Electric charge in nature: some curious facts
Do we all know about such a value as an electric charge? After the ancient Greeks had guessed its existence, a fair number of centuries passed. Nowadays, electric charge and its properties are described in detail in electrostatics and electrodynamics, and practically every student knows the Coulomb's law and the formula by which it is possible to calculate the interaction force between charged particles. However, nature still manages to present some surprises to man, and we want to tell you about some of them.
Electric charge is a fundamental physical quantity that determines the strength of electrical interactions. In the modern view, it is in the same row with such microparticle properties as its mass or spin. The main properties of the electric charge are as follows:
- the existence of two types of charges ("plus" and "minus");
- quantization (divisibility) into elementary components;
- saving values in an isolated system;
- relativistic invariance, i.e. Constant charge when choosing an inertial surveillance system.
The fact that the cover of insects carries some electrical charge, science has long been known. In principle, this is not surprising, because when flying inevitably, friction of the chitinous shell on the air arises, and the result is an effect similar to that shown to us at school with the help of ebonite sticks and wool fabric. It turns out that this fact is well known not only to people, but also to spiders, who have long learned to use it to catch their victims. As is known, most of these insects use special, lubricated with a sticky substance threads in their networks. When the victim falls on them, then any attempt to escape from the trap leads to even greater gluing. The spider itself uses "dry trails" to move, and therefore nothing interferes with its movement. Nevertheless, there are individuals that do not produce an adhesive substance, such as the house spider Tegenaria domestica, often living in country houses and city apartments.The question arises: what then helps him catch his prey, because practically nothing keeps insects in the "dry" net? As researchers from the American University of California (Berkeley) were able to detect, the key is that the web carries a small electrical charge with a “-” sign. When an unlucky flyer gets close enough to such a trap by carelessness, it immediately starts to bend in his direction and attracts the insect to itself. Scientists believe that it is precisely static electricity that does not allow production to be pulled out. Perhaps when the insect begins to resist, as a result of friction, its force increases, which further strengthens the bond with the cobweb.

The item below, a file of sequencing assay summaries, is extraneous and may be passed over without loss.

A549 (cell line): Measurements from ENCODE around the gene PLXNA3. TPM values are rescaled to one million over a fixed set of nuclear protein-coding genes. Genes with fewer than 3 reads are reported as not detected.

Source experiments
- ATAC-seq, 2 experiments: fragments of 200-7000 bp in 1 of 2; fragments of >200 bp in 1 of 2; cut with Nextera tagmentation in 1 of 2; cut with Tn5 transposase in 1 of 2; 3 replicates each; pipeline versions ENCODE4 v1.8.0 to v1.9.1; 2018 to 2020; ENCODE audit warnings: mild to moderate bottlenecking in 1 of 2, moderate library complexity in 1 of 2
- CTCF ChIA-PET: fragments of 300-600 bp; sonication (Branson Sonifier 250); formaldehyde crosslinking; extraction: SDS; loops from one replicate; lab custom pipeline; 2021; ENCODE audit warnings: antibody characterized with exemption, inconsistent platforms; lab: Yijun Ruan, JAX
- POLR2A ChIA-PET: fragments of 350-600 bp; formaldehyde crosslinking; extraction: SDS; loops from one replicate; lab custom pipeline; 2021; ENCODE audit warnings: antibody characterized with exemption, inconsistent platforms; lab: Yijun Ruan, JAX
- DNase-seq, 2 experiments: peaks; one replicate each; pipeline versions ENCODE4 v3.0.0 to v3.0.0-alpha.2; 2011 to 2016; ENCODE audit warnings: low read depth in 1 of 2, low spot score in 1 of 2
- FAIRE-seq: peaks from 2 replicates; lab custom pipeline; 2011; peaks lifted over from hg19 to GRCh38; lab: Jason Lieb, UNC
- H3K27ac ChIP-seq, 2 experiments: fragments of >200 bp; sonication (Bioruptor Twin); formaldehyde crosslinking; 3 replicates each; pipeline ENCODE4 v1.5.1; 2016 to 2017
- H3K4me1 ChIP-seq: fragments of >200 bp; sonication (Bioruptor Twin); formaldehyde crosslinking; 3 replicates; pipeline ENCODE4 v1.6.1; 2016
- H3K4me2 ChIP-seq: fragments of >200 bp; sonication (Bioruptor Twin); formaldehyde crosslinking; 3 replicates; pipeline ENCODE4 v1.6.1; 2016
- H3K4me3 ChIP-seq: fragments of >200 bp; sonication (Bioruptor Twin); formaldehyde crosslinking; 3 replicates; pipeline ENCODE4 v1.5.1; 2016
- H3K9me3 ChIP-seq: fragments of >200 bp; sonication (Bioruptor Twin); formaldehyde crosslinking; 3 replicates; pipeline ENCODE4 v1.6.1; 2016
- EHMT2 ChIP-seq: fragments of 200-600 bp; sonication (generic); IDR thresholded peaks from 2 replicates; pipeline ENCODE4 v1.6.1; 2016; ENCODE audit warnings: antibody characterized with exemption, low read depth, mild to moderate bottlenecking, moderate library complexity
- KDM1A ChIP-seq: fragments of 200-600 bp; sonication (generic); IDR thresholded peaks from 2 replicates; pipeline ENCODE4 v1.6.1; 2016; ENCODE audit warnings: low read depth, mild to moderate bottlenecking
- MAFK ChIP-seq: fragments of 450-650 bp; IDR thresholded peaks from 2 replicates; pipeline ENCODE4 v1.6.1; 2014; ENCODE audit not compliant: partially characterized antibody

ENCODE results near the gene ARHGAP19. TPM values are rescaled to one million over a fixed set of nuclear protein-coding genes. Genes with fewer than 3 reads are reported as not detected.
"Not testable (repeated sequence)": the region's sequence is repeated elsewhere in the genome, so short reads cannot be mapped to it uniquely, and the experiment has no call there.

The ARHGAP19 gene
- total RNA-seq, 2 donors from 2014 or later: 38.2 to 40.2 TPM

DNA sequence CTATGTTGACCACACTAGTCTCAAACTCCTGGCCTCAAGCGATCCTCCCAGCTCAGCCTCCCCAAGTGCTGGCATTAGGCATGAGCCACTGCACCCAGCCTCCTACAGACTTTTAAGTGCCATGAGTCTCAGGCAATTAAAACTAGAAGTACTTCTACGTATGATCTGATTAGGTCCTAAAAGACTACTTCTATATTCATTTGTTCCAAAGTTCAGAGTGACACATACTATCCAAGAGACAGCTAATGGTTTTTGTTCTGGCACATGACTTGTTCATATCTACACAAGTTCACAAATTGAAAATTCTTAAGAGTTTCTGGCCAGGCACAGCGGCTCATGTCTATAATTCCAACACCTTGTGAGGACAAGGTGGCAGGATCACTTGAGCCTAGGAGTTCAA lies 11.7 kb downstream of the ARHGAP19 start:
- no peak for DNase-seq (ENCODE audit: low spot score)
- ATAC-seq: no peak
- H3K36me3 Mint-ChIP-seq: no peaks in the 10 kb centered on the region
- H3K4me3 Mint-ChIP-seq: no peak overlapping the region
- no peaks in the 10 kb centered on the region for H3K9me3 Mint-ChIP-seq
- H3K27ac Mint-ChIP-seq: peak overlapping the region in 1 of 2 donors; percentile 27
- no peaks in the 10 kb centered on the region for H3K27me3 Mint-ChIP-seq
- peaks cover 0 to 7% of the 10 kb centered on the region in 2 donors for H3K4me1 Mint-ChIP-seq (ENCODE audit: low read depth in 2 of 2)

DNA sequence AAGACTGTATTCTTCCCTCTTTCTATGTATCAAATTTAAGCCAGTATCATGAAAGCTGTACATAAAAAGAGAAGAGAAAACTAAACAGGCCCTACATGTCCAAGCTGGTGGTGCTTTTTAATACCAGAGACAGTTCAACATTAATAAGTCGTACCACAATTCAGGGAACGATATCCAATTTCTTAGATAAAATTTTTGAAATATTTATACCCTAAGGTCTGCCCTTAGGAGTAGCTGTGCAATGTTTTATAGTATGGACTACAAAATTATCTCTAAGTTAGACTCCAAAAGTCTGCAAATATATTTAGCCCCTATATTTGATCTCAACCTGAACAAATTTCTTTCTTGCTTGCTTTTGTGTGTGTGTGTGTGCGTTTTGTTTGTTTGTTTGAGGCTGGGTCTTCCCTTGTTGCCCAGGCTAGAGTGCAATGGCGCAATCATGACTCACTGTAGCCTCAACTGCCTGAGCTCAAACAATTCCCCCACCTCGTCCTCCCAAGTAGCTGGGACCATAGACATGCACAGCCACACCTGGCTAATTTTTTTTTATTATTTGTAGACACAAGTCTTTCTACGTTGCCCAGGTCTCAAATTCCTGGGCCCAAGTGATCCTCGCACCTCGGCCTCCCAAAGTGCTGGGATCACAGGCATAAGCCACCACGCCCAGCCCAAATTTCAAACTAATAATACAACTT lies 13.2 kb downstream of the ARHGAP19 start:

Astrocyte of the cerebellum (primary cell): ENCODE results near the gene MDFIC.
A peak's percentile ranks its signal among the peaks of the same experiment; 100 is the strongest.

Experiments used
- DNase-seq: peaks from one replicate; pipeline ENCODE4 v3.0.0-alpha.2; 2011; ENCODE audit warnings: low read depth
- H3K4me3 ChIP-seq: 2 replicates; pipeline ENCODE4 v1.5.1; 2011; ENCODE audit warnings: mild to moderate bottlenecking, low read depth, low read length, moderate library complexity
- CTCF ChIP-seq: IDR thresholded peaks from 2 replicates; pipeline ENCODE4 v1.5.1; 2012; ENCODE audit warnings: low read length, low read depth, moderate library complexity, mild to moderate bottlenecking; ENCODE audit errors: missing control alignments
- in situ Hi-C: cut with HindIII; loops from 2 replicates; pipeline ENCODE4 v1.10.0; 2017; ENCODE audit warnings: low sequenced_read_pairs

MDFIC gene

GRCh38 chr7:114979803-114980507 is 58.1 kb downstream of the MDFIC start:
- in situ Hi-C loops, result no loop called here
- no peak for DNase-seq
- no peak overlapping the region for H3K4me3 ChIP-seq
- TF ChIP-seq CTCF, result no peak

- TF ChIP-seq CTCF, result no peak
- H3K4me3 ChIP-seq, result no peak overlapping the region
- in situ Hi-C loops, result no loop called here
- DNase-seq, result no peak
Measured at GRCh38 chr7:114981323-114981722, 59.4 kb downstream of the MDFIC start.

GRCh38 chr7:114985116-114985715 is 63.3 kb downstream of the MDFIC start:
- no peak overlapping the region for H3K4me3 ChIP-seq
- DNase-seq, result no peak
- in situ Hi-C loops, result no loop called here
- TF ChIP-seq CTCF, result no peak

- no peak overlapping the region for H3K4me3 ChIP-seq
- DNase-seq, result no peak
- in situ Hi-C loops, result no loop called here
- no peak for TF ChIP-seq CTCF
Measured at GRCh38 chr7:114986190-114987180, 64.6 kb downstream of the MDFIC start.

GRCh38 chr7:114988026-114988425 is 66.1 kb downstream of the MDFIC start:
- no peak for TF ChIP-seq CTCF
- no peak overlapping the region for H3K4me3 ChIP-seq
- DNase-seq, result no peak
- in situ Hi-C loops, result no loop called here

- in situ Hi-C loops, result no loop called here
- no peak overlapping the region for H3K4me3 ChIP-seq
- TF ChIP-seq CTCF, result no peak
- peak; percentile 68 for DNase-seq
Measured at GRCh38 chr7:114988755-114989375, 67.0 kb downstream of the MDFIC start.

Electric charge in the service of the bumblebees
In principle, the use of current in nature is not such a rare phenomenon - it suffices to recall electric stingray and electric eel. But the charge registration is something new. As it turned out, Bombes of the species Bombus terrestris learned how to successfully use the properties of an electric charge to search for nectar. How does this happen? Like many other pollinators, due to the rapid movement of the wings of these insects receive a positive electric charge.And when they land on a flower, part of it goes to the plant. However, before scientists did not know whether bumblebees are able to feel the electric field. In order to find out, an interesting experiment was carried out. First, through a hollow conductor, scientists were convinced of the presence of a positive charge on flying bumblebees. Then they determined what part of it these insects transmit to the flowers of petunias after landing on them. And finally, the researchers slipped artificial plants to bumblebees, one part of which was grounded and carried a bitter liquid, while the second was supplied with a sugar solution and had a positive charge. Initially, insects flew only to the charged flowers. But when the scientists deprived the charge of both groups of plants, they immediately lost their orientation and stopped distinguishing the bitter feeders from the sweet ones.